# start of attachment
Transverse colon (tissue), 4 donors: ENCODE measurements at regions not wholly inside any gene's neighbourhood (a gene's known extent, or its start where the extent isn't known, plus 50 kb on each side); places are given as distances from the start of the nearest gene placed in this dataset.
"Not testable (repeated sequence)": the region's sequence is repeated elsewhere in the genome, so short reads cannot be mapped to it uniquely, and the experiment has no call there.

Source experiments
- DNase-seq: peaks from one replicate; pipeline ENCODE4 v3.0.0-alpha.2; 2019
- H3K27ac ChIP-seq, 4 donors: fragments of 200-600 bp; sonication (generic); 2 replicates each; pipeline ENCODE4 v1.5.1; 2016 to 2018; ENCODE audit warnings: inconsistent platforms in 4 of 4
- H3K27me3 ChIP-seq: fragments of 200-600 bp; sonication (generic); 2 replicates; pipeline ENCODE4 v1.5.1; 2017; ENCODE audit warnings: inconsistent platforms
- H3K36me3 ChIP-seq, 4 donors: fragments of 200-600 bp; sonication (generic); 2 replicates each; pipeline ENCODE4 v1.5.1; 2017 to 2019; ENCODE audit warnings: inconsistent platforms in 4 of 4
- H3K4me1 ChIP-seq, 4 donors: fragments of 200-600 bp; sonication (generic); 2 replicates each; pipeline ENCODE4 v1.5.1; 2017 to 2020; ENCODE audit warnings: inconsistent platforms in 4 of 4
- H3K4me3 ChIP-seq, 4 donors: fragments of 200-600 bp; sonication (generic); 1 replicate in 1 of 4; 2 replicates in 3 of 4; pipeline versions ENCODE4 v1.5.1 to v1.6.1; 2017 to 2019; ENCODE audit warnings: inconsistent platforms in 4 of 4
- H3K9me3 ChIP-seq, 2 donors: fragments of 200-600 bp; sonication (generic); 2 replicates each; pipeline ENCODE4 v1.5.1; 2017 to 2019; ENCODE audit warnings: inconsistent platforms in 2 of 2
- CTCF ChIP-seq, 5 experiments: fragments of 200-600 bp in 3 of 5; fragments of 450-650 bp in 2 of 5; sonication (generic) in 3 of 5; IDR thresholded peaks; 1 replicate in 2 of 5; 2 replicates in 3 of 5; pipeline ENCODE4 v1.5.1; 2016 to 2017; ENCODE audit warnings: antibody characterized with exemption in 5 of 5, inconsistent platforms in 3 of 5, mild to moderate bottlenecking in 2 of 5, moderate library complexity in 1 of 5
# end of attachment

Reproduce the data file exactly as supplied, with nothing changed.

Transverse colon (tissue), 4 donors: ENCODE measurements at regions not wholly inside any gene's neighbourhood (a gene's known extent, or its start where the extent isn't known, plus 50 kb on each side); places are given as distances from the start of the nearest gene placed in this dataset.
"Not testable (repeated sequence)": the region's sequence is repeated elsewhere in the genome, so short reads cannot be mapped to it uniquely, and the experiment has no call there.

Source experiments
- DNase-seq: peaks from one replicate; pipeline ENCODE4 v3.0.0-alpha.2; 2019
- H3K27ac ChIP-seq, 4 donors: fragments of 200-600 bp; sonication (generic); 2 replicates each; pipeline ENCODE4 v1.5.1; 2016 to 2018; ENCODE audit warnings: inconsistent platforms in 4 of 4
- H3K27me3 ChIP-seq: fragments of 200-600 bp; sonication (generic); 2 replicates; pipeline ENCODE4 v1.5.1; 2017; ENCODE audit warnings: inconsistent platforms
- H3K36me3 ChIP-seq, 4 donors: fragments of 200-600 bp; sonication (generic); 2 replicates each; pipeline ENCODE4 v1.5.1; 2017 to 2019; ENCODE audit warnings: inconsistent platforms in 4 of 4
- H3K4me1 ChIP-seq, 4 donors: fragments of 200-600 bp; sonication (generic); 2 replicates each; pipeline ENCODE4 v1.5.1; 2017 to 2020; ENCODE audit warnings: inconsistent platforms in 4 of 4
- H3K4me3 ChIP-seq, 4 donors: fragments of 200-600 bp; sonication (generic); 1 replicate in 1 of 4; 2 replicates in 3 of 4; pipeline versions ENCODE4 v1.5.1 to v1.6.1; 2017 to 2019; ENCODE audit warnings: inconsistent platforms in 4 of 4
- H3K9me3 ChIP-seq, 2 donors: fragments of 200-600 bp; sonication (generic); 2 replicates each; pipeline ENCODE4 v1.5.1; 2017 to 2019; ENCODE audit warnings: inconsistent platforms in 2 of 2
- CTCF ChIP-seq, 5 experiments: fragments of 200-600 bp in 3 of 5; fragments of 450-650 bp in 2 of 5; sonication (generic) in 3 of 5; IDR thresholded peaks; 1 replicate in 2 of 5; 2 replicates in 3 of 5; pipeline ENCODE4 v1.5.1; 2016 to 2017; ENCODE audit warnings: antibody characterized with exemption in 5 of 5, inconsistent platforms in 3 of 5, mild to moderate bottlenecking in 2 of 5, moderate library complexity in 1 of 5